Death of a family member in childhood is linked with a significant increase in risk of psychosis, with highest risks for children who have experienced a suicide in the 'nuclear family' (brothers, sisters, parents), suggests a paper published today on bmj.com.
Previous studies have concluded that the risk of adult disease can be influenced by genetics, lifestyle and environmental experience. There is also evidence that maternal psychological stress adversely affects the development of the fetus.
Population studies have so far provided weak support for an association between prenatal maternal psychological stress and later psychosis. Researchers from the UK, US and Sweden therefore set out to examine the association between deaths in the family as a form of severe stress to the individual and subsequent psychosis. Data were taken from Statistics Sweden and the Swedish National Board of Health and Welfare and children born between 1973 and 1985 in Sweden.
Definitions of psychosis were: non-affective psychosis (including schizophrenia) and affective psychosis (bipolar disorder with psychosis and unipolar depression with psychosis).
Exposure periods were divided into 'any exposure' (all pre and postnatal); 'any prenatal' (prior to birth) and 'any postnatal' (birth up to 13 years of age) and further subdivided by trimester (first, second, third) and by three year periods in childhood between birth and 13 years of age (0-2.9 years; 3-6.9 years and 7-12.9 years). If more than one exposure occurred during the study period, priority was given to the earliest exposure.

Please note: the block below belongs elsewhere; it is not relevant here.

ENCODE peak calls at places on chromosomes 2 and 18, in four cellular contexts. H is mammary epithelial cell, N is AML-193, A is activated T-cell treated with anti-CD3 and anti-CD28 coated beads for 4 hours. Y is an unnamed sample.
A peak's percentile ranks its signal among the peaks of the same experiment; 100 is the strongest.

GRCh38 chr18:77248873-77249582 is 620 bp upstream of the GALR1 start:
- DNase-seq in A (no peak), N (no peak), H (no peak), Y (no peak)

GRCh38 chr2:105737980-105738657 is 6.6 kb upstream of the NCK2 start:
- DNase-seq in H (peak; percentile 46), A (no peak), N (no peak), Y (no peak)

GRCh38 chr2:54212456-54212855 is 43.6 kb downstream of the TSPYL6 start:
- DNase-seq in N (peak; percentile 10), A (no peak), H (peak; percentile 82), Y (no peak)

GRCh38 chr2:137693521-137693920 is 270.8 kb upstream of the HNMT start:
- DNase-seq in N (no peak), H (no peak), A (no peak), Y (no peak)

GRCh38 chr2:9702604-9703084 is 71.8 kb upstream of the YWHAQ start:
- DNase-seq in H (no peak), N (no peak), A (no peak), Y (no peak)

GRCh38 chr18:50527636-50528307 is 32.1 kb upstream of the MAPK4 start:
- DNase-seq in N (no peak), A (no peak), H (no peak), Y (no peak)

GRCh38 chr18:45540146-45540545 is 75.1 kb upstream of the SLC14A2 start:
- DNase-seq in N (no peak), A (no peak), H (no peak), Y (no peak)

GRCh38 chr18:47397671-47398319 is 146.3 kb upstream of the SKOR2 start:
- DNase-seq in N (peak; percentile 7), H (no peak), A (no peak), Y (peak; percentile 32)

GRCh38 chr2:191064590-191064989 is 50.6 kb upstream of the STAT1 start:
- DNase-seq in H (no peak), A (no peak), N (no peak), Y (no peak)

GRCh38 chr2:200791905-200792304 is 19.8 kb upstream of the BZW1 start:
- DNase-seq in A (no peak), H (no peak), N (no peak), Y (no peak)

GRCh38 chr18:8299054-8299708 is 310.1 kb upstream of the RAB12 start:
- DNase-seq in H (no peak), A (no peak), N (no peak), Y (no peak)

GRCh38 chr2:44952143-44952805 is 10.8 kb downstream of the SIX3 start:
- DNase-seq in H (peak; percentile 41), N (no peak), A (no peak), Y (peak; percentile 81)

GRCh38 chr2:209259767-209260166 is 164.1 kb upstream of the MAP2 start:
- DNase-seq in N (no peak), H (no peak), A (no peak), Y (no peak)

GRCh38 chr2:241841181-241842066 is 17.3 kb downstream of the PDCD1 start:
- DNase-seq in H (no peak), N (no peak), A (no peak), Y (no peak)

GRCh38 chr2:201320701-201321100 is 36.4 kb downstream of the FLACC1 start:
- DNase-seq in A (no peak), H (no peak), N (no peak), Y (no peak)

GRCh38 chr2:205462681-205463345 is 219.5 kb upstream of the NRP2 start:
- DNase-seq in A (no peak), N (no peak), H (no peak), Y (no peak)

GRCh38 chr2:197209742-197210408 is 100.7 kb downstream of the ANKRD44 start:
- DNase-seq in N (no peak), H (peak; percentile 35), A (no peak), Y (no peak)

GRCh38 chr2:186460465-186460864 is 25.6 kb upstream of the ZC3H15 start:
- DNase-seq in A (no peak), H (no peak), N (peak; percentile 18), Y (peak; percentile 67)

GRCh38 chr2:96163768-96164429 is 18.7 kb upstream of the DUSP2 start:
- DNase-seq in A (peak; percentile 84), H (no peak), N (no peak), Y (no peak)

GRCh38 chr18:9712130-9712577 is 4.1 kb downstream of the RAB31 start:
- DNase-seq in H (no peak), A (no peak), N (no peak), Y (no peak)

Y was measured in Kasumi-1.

Death was categorised into suicide, fatal injury / accident and others (such as cancers and cardiac arrests).
Models were adjusted for year of birth, child sex, maternal and paternal age, maternal and paternal nationality, parental socioeconomic status and history of any psychiatric illness in the family.
The final number of children included in the study was 946,994. Altogether, 321,249 (33%) children were exposed to a family death before the age of 13. Of individuals exposed to any death during the study period, 1323 (0.4%) developed a non-affective psychosis while 556 (0.17%) developed an effective psychosis. 11,117 children were exposed to death from suicide, 15,189 from accidents and the majority, 280,172 to deaths due to natural causes.
No increased risk of psychosis was seen following exposure in any prenatal period. Postnatally, an increased risk of 'all psychosis' was associated with deaths in the nuclear family and risk increased the earlier in childhood the death occurred.
Risks associated with exposure to suicide were higher compared with exposure to deaths from accidents which in turn were higher than risks associated with other deaths from natural causes.
The largest risk was seen in children exposed ages 0-3 years and risks reduced as age of exposure increased.
Professor Kathryn Abel, from the Centre for Women's Mental Health at The University of Manchester, said: "Our research shows childhood exposure to death of a parent or sibling is associated with excess risk of developing a psychotic illness later in life. This is particularly associated with early childhood exposure. Further investigation is now required and future studies should consider "the broader contexts of parental suicide and parental loss in non-western, ethnically diverse populations."